Changes in premium levels attributable to rate changes also directly affect the profitability of the Exchange and have a direct bearing on our management fee.  Pricing actions contemplated or taken by the Exchange are subject to various regulatory requirements of the states in which it operates.  The pricing actions already implemented, or to be implemented, have an effect on the market competitiveness of the Exchange's insurance products.  Such pricing actions, and those of the Exchange's competitors, could affect the ability of the Exchange's agents to retain and attract new business.  We expect the Exchange's pricing actions to result in a net increase in direct written premium in 2020; however, exposure reductions and/or changes in mix of business as a result of economic conditions could impact the average premium written and affiliated assumed by the Exchange, as customers may reduce coverages.


27



Policy issuance and renewal services
 
 
Years ended December 31,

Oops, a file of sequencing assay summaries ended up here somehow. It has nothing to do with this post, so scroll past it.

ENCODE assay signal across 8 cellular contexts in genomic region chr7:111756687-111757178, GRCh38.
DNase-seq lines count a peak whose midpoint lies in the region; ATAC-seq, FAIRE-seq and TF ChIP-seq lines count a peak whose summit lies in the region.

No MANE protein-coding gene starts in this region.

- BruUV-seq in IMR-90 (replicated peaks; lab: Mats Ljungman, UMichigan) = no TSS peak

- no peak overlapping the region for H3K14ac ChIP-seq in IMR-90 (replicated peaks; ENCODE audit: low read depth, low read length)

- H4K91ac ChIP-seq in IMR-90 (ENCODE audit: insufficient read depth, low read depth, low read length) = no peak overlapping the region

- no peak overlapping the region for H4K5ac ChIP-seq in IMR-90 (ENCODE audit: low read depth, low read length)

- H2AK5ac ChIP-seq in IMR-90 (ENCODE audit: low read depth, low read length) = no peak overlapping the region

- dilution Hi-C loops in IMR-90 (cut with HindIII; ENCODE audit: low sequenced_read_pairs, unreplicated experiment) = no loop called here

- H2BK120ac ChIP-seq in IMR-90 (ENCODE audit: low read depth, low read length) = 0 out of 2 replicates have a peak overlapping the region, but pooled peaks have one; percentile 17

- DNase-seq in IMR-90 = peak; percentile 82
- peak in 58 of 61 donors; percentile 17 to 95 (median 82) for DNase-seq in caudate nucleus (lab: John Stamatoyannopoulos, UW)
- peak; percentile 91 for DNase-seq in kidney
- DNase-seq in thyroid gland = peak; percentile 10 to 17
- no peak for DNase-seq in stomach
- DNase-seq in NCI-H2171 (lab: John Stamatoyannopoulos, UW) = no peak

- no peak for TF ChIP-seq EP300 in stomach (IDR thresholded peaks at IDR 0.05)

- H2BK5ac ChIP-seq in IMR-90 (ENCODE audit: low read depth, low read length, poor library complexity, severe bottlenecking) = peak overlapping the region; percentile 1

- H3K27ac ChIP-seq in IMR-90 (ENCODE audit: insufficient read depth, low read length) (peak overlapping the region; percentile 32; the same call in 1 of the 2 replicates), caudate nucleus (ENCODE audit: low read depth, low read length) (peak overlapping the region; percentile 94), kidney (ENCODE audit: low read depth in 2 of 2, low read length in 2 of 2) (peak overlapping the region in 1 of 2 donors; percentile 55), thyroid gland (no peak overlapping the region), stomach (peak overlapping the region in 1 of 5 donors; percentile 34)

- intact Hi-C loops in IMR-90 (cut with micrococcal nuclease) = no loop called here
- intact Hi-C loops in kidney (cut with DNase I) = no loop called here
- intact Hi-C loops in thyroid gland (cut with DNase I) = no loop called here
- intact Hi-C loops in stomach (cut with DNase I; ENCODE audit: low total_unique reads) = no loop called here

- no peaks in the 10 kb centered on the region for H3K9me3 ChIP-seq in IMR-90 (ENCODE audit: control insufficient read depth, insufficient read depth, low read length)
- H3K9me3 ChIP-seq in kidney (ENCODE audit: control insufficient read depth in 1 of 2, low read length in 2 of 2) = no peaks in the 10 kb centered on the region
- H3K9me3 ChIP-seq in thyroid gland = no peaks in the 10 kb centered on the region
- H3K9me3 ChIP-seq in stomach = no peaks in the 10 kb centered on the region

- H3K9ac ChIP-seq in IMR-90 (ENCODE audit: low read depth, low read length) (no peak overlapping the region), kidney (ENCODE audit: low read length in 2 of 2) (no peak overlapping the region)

(dollars in thousands)
 
2019
 
% Change
 
2018
 
% Change
 
2017
 
 
 
 
 
 
 
 
 
 
 
 
 
Management fee revenue - policy issuance and renewal services, net
 
$
1,810,457

 
5.3

%
 
$
1,719,567

 
3.4

%
 
$
1,662,625

Service agreement revenue
 
27,627

 
(3.7
)
 
 
28,677

 
(1.6
)
 
 
29,149

 
 
1,838,084

 
5.1

 
 
1,748,244

 
3.3

 
 
1,691,774

Cost of policy issuance and renewal services
 
1,537,949

 
5.5

 
 
1,457,533

 
4.0

 
 
1,401,522

Operating income - policy issuance and renewal services
 
$
300,135

 
3.2

%
 
$
290,711

 
0.2

%
 
$
290,252



Policy issuance and renewal services
We allocate a portion of the management fee, which currently equates to 24.2% of the direct and affiliated assumed premiums written by the Exchange, for providing policy issuance and renewal services. This portion of the management fee is recognized as revenue when the policy is issued or renewed because it is at that time that the services we provide are substantially complete and the executed insurance policy is transferred to the customer. The increase in management fee revenue for policy issuance and renewal services was driven by the increase in the direct and affiliated assumed premiums written by the Exchange discussed previously.